WASHINGTON -- President Barack Obama and House Speaker John Boehner (R-Ohio) met for nearly an hour on Thursday evening in their latest attempt to break the impasse on impending tax hikes and spending cuts. True to form, neither said much of anything about what was discussed.
Shortly after the meeting ended, both camps put out identical, banal statements.
"The President and Speaker had a frank meeting in the Oval Office tonight," said the statements. "It lasted approximately 50 minutes. There will be no further readout of the meeting, but lines of communication remain open."
Boehner was back at the Capitol soon afterward, but said nothing new as he passed reporters eager for a readout. “Nice to see all of you,” he said as he kept walking, CNN’s Deirdre Walsh tweeted. Boehner is heading back to Ohio for the weekend.
A handful of others attended the meeting. Timothy Geithner, the treasury secretary, and Rob Nabors, director of the White House Office of Legislative Affairs, joined Obama, a White House aide confirmed. Boehner’s chief of staff, Mike Sommers, and his policy director, Brett Loper, were also in attendance.
Thursday night’s meeting marks the second time in a week the president and House speaker have met in person, and comes after at least two phone calls in recent days.
The continued dialogue provides some rays of hope to a negotiating process that, in recent days, has shown very little progress. Boehner has refused to budge from his refusal to consider raising tax rates on top earners while arguing that heavy spending cuts are needed. The White House, in contrast, has accused House Republican leadership of being deliberately vague on cuts, while insisting that no deal will end up getting the president's signature without a raising of tax rates.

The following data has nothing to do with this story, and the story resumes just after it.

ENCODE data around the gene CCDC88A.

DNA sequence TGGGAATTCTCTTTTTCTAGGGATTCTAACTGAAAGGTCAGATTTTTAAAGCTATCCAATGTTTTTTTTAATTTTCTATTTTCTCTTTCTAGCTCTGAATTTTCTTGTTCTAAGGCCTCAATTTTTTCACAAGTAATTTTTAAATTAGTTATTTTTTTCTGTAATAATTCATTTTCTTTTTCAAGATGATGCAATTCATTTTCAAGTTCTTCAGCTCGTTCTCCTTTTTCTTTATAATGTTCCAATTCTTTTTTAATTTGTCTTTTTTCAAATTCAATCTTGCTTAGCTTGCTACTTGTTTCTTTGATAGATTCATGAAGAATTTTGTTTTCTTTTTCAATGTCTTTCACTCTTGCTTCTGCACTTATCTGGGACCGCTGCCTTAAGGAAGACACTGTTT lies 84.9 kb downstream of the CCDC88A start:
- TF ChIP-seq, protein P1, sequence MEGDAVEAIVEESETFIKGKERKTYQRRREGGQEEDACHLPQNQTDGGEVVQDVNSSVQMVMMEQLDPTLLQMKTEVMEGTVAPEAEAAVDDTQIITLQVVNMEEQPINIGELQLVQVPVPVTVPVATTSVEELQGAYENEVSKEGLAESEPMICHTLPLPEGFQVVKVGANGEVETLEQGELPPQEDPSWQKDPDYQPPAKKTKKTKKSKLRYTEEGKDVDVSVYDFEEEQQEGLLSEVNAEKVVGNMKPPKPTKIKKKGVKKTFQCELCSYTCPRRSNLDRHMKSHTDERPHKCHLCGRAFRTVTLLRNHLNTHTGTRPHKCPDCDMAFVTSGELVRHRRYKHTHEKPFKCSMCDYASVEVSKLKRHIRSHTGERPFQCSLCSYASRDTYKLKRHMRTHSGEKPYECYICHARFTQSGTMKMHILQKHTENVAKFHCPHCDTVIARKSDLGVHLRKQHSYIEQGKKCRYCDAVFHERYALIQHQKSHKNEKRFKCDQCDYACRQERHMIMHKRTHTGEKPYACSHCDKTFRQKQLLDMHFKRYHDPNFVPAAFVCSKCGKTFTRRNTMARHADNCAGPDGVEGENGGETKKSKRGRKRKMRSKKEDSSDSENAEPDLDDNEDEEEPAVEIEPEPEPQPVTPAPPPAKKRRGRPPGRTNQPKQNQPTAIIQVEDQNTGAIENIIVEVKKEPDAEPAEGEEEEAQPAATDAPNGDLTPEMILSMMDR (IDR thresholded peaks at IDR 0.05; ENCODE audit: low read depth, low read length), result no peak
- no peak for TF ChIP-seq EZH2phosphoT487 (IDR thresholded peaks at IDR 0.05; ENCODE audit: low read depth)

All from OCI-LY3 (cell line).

With the year-end deadline for all rates to expire and $1 trillion in spending cuts to kick in, the prospect of actually failing to find agreement is coming into focus. A top Senate Democratic aide told the Huffington Post on Thursday that Senate Majority Leader Harry Reid (D-Nev.) told his caucus that finalizing a deal by Christmas was now basically impossible.
Boehner, meanwhile, told lawmakers earlier Thursday not to make plans for Christmas, signaling that there may not realistically be a final deal until the very end of the month. White House Press Secretary Jay Carney wouldn’t say whether Obama is also bracing for dragged out negotiations
“I can't speculate about the time frame,” Carney said at his daily briefing. “What the president is interested in is working with Congress to achieve a deal that avoids the fiscal cliff and, beyond that, addresses our long-term fiscal challenges in a balanced way. He wants to makes sure, first and foremost, that the middle class does not have their taxes go up on January 1st."